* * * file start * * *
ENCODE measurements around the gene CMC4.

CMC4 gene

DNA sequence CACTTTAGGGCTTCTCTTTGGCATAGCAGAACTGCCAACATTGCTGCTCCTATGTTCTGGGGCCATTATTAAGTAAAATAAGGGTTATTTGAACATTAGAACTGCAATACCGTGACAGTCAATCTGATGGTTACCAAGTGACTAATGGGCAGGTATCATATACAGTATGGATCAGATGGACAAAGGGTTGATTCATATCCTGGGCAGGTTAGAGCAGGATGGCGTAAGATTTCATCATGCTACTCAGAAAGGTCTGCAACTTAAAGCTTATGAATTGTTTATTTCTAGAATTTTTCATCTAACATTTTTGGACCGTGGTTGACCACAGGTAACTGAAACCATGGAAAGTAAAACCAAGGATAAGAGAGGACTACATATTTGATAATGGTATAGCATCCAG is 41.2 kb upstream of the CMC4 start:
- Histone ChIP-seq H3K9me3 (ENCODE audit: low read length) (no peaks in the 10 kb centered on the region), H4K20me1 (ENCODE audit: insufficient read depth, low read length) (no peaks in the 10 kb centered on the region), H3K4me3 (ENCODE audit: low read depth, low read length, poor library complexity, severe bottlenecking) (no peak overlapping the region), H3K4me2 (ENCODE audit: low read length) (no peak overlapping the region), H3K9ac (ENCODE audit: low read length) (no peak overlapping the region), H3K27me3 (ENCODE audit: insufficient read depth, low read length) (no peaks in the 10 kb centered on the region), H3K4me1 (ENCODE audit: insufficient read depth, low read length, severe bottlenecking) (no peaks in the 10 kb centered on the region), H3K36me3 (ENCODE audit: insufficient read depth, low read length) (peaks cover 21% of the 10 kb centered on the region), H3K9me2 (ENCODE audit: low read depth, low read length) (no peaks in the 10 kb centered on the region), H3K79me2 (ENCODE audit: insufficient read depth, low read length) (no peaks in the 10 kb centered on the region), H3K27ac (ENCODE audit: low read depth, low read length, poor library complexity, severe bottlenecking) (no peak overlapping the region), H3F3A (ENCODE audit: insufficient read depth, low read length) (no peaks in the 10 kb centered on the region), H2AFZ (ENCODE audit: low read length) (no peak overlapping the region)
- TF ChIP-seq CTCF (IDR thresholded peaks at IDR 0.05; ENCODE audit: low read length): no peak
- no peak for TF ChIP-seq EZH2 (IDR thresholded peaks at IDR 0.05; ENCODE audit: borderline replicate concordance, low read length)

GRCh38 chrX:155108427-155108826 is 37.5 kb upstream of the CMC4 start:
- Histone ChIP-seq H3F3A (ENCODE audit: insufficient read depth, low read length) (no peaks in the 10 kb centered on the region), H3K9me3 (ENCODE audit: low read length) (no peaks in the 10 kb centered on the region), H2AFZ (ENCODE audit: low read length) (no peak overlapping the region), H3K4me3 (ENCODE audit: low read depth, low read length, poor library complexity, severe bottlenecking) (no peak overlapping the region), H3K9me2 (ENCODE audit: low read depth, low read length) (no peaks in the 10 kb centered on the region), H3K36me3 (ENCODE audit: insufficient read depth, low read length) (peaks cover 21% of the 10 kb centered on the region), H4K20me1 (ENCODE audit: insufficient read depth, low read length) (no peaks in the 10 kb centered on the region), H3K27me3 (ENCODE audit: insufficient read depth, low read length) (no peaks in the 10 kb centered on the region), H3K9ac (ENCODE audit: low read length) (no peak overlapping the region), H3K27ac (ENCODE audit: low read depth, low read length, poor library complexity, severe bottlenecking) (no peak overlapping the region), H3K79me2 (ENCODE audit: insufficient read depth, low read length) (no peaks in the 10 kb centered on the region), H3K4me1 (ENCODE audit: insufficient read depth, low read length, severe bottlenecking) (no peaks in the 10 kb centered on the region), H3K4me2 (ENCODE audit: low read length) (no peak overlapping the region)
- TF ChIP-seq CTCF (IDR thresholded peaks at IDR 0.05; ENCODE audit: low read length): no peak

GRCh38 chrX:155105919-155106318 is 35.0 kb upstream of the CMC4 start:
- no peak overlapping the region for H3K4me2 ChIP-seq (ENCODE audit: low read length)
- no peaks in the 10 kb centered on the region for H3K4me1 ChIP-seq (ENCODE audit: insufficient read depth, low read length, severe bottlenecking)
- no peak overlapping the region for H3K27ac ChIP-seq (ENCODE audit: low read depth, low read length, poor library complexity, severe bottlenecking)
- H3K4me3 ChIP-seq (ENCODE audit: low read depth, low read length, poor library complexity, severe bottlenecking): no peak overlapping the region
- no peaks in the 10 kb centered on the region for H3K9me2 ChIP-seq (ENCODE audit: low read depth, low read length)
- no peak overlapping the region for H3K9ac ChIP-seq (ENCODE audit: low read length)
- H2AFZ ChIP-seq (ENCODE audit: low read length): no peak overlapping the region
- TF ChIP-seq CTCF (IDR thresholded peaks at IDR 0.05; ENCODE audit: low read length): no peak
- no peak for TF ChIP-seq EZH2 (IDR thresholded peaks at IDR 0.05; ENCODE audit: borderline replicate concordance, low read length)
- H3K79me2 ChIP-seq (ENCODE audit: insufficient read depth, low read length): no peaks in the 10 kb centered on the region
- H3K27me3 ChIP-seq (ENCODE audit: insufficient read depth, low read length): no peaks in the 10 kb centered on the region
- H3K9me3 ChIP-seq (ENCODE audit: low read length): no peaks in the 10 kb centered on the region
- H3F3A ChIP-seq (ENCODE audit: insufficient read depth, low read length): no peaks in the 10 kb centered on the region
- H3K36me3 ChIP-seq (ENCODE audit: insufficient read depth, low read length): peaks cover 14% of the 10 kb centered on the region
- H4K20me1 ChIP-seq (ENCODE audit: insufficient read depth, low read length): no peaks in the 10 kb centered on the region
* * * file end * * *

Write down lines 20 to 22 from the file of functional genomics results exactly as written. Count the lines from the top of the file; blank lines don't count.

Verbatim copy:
- H3K79me2 ChIP-seq (ENCODE audit: insufficient read depth, low read length): no peaks in the 10 kb centered on the region
- H3K27me3 ChIP-seq (ENCODE audit: insufficient read depth, low read length): no peaks in the 10 kb centered on the region
- H3K9me3 ChIP-seq (ENCODE audit: low read length): no peaks in the 10 kb centered on the region